Patients with type 2 diabetes (T2D) who undergo an intensive lifestyle intervention for weight loss may experience fewer cardiovascular events, but some may face greater cardiovascular risk, according to study results published in Diabetes Care.

Researchers conducted this post hoc analysis of the Action for Health in Diabetes (Look AHEAD; ClinicalTrials.gov Identifier: NCT00017953) trial to investigate a potential heterogeneous effect of an intensive lifestyle weight loss intervention on the occurrence of major cardiovascular events in patients with T2D and overweight or obesity.

A penalized Cox regression model was used to predict treatment effect of intensive lifestyle intervention for cardiovascular event risk for 4901 participants from the Look AHEAD trial. Patients were randomly assigned to intensive lifestyle intervention or a diabetes education program in Look AHEAD, and for this analysis, patients who received the lifestyle intervention were stratified to quartiles for predicted treatment effect. Based on baseline characteristics, patients in quartile 1 were expected to have the greatest reduction in cardiovascular risk from the treatment, while those in quartile 4 were predicted to experience a harmful effect.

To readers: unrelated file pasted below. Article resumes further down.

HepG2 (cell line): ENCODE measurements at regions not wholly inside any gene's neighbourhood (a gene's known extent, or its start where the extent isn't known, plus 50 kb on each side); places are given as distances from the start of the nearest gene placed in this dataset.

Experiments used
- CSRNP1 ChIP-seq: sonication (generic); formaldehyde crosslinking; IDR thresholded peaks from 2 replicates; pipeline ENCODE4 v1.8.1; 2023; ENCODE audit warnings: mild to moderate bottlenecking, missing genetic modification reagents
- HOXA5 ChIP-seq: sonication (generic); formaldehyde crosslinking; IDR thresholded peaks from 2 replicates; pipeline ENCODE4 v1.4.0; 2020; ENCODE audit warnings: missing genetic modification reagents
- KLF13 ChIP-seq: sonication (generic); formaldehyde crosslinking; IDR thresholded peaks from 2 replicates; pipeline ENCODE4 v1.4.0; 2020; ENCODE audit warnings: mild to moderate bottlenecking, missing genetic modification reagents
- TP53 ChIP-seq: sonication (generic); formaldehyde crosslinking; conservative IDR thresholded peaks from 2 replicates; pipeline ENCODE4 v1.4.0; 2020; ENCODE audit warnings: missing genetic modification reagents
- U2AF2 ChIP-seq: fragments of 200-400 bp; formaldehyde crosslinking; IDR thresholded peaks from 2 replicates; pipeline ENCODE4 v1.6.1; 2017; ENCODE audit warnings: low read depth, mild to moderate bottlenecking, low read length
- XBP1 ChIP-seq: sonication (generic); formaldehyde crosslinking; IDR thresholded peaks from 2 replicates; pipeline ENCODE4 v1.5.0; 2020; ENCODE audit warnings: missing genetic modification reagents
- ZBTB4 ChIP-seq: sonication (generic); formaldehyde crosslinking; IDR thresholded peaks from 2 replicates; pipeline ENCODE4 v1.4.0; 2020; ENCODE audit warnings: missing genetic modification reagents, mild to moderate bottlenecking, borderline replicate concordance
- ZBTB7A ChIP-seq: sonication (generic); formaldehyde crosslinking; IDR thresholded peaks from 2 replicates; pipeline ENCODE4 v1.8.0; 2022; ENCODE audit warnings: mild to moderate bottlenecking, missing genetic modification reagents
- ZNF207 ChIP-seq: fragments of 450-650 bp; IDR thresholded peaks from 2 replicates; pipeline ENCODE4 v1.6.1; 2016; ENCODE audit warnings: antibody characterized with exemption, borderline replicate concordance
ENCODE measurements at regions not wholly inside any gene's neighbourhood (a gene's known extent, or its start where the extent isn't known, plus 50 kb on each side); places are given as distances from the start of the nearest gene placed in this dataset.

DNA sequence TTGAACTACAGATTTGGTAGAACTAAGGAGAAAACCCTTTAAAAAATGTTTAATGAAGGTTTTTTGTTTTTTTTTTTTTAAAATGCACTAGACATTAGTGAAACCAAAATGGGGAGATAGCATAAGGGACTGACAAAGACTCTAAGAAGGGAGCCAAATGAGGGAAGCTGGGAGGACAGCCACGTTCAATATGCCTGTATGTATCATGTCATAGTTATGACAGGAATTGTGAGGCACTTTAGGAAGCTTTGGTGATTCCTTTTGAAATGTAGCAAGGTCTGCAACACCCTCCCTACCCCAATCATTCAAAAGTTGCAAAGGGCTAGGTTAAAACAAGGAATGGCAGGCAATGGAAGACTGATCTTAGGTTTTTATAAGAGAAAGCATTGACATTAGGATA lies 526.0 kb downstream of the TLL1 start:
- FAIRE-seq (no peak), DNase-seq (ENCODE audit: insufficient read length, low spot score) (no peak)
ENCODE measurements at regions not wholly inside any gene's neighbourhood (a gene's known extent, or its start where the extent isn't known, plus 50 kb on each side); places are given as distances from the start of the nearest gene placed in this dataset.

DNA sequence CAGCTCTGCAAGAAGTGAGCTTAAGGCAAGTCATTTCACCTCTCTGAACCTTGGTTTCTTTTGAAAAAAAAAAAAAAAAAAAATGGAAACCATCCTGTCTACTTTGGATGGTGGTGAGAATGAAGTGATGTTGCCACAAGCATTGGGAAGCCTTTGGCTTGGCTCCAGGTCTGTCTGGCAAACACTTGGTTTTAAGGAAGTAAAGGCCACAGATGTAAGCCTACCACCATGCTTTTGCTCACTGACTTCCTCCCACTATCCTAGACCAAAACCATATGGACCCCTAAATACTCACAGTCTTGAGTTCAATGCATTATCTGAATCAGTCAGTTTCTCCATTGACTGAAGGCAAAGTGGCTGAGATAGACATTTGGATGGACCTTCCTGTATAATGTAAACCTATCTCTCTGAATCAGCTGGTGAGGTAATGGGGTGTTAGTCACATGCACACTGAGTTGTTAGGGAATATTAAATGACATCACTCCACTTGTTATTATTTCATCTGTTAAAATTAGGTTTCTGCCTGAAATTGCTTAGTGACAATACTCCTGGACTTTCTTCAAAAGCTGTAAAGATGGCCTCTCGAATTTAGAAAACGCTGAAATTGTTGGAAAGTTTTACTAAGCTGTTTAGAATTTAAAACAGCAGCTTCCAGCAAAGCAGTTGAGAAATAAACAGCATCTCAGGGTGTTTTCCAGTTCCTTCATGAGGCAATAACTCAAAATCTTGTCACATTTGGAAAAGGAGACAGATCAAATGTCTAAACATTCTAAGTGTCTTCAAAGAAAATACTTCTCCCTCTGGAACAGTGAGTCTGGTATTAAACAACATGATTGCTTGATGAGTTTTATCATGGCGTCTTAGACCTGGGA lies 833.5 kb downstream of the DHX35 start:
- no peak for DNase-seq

On average, patients were 59 years old and had a mean body mass index of 36 kg/m2 and median diabetes duration of 5 years. Median follow-up time was 9.4 years, during which 799 major cardiovascular events occurred.

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There was good agreement between the predicted and observed risk for major cardiovascular events across the quartiles: quartile 1 benefitted significantly from the lifestyle intervention (hazard ratio [HR], 0.64), whereas quartiles 2 and 3 experienced no significant treatment effects (HRs, 0.81 and 1.13, respectively) and quartile 4 experienced detrimental effects from the lifestyle intervention (HR, 1.37).

Several patient characteristics were associated with potential treatment benefits, including no history of cardiovascular disease, good control of T2D, no insulin use, higher socioeconomic status, and absence of macroalbuminuria.

In summarizing their findings, the authors said, “[f]uture research into intensive lifestyle weight loss interventions for [cardiovascular disease] risk reduction should be specifically aimed on the one hand at subgroups of patients with a higher likelihood of treatment benefit and on the other hand at finding safe lifestyle interventions for subgroups of patients with a potential treatment harm.”

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Reference

de Vries TI, Dorresteijn JAN, van der Graaf Y, Visseren FLJ, Westerink J. Heterogeneity of treatment effects from an intensive lifestyle weight loss intervention on cardiovascular events in patients with type 2 diabetes: data from the Look AHEAD trial [published online August 15, 2019]. Diabetes Care. doi:10.2337/dc19-0776